Studio: international art — 49.1910

Page: 82
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The Lay

THE LAY FIGURE: ON THE

CLAIMS OF THE CRAFTSMAN.

“ I wish someone would explain to me,”
said the Craftsman, “ what sort of person is really
entitled to be called an artist. How would you
define an artist ? Who or what is he ? ”

“ Everybody is an artist nowadays,” laughed
the Man with the Red Tie. “ Cooks are artists,
so are hairdressers, music-hall performers, house
painters, dressmakers—anyone and everyone in
fact.”

“ I was not thinking so much of the people who
assume the title whether they have a right to it or
not,” returned the Craftsman. “ I was wondering
rather why it was commonly given to some men
and withheld from others, who, as it seems to me,
might fairly claim it.”

“ Surely the artist is the man who exercises his
imagination and his technical skill in the produc-
tion of things that are beautiful,” broke in the Art
Critic. “ The title is given him because he
possesses the creative faculty and applies this
faculty to artistic purposes. All inventors are not
artists, of course, but a man is not an artist unless
he has very definite powers both of invention and
expression.”

“ Quite so,” replied the Craftsman ; “ that is a
definition I am quite willing to accept. But here
comes the point that rankles in my mind—why are
art workers always spoken of as if they were divided
into two classes, artists and craftsmen? Is not
the craftsman an artist ? ”

“ Certainly he is, if he satisfies the conditions I
have just laid down,” cried the Critic. “The
designer who can make the things he imagines is
emphatically not less an artist than the painter or
the sculptor.”

“ And the distinction of which our friend com-
plains is a false one made by people who do not
understand what art means,” commented the Man
with the Red Tie. “ It is simply a proof of the
popular narrow-mindedness.”

“ I should call it rather a proof of popular
respect for a false convention,” said the Critic.
“It has become the fashion to give the title of
artist almost exclusively to painters, and so closely
is this fashion followed that I believe a great many
people of apparently normal intelligence would be
quite surprised to hear even a sculptor spoken of
as an artist.”

“ Then what hope is there for the craftsman ? ”
asked the Man with the Red Tie. “ How can he
expect to have his right position recognised ? ”

82

Figure

“ We need never give up hoping for the correc-
tion of a popular error,” answered the Critic.
“Even a fashion can be changed if its absurdity
can be made sufficiently evident.”

“ There is the difficulty,” sighed the Craftsman.
“You have got to make the public realise that
they are following an absurd fashion; and to con-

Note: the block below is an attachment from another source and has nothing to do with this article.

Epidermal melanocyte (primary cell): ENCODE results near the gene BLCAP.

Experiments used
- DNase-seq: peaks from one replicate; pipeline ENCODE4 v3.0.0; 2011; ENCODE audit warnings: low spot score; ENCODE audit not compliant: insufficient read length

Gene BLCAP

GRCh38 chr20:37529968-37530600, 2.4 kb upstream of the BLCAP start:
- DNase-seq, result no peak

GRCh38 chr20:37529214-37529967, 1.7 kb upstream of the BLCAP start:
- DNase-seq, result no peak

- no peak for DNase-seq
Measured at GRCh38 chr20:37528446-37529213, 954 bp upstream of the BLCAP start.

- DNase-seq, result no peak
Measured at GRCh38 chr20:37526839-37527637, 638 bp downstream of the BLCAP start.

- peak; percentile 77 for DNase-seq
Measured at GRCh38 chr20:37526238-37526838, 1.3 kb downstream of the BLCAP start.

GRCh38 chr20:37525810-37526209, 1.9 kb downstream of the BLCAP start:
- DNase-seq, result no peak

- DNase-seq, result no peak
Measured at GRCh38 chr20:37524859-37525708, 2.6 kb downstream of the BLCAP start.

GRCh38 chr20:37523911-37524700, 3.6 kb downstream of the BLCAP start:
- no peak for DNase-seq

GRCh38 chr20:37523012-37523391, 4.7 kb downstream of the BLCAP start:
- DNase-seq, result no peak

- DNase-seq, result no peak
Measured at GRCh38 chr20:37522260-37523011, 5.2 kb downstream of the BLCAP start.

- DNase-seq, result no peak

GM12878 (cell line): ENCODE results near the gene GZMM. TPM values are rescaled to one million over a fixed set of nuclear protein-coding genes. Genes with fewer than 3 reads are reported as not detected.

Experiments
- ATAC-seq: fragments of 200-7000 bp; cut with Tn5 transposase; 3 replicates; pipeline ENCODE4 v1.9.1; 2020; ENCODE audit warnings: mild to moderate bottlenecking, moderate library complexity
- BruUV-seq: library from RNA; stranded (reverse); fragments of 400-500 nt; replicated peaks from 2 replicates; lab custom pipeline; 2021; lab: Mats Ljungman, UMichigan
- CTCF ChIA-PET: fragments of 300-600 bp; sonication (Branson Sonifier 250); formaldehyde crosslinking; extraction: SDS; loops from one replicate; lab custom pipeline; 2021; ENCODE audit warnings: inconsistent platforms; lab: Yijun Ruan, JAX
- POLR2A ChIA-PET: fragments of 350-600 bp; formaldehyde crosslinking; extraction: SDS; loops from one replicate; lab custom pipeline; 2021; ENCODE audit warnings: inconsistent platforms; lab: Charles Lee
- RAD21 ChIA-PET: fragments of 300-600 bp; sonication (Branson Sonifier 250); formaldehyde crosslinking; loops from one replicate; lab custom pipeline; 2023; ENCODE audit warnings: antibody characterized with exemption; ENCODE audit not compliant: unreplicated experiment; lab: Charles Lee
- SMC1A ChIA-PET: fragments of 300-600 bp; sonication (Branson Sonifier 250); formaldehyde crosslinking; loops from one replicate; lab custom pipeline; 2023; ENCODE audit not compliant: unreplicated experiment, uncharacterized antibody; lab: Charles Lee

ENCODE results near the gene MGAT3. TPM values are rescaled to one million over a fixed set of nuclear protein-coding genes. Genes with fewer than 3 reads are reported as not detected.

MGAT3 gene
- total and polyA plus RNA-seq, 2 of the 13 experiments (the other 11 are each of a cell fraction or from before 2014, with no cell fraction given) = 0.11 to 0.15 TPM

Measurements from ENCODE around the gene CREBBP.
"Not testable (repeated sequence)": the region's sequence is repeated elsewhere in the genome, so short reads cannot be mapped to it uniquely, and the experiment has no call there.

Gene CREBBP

vince people that they have been making fools of
themselves is an uphill game. I am much afraid
that this implied contempt for the craftsman is due
to a general undervaluing of the work to which he
devotes himself.”

“No doubt,” replied the Critic. “But this
deprecatory attitude towards artistic craftsman-
ship is not necessarily permanent, and I think that
even now there are signs of amendment. A grow-
ing section of the public is interesting itself in
other kinds of art work besides painting, and the
influence of the craftsman is increasing. As he
gains in influence so he will rise in the popular
estimation.”

“ He will have to rise far before he takes his
right position in this country,” objected the Crafts-
man.

“Not so far as you think,” said the Critic.
“ There is already a very sincere appreciation
abroad of the importance of the art work which is
being produced here, and we may fairly claim to
have inspired more than one foreign movement in
design and craftsmanship. But I admit that a
good deal more could be done in this country to
encourage the development of the applied arts. I
would like, for instance, to see our national and
municipal museums acquiring regularly examples
of modern craftsmanship—there are many things
created year by year which are quite worthy
to be placed beside the work of the ancient crafts-
men—-and I would like to see collectors diverting
some of their attention from the battered relics
from the past ages to the quite.as admirable pro-
ductions of their contemporaries. It would please
me also to find that people had ceased to regard
the worship of dubious pictures by old masters as
the one certain and infallible proof of enlighten-
ment. But I believe that all these things will
come.”

“ What, may I ask, are the grounds for your
belief?” inquired the Craftsman.

“The excellence of modern craftsmanship,”
replied the Critic. “ Good work will always con-
vince if you allow time enough for its influence to
be properly felt and for its character to be generally
understood. But of course you must keep up
your standard.” The Lay Figure.
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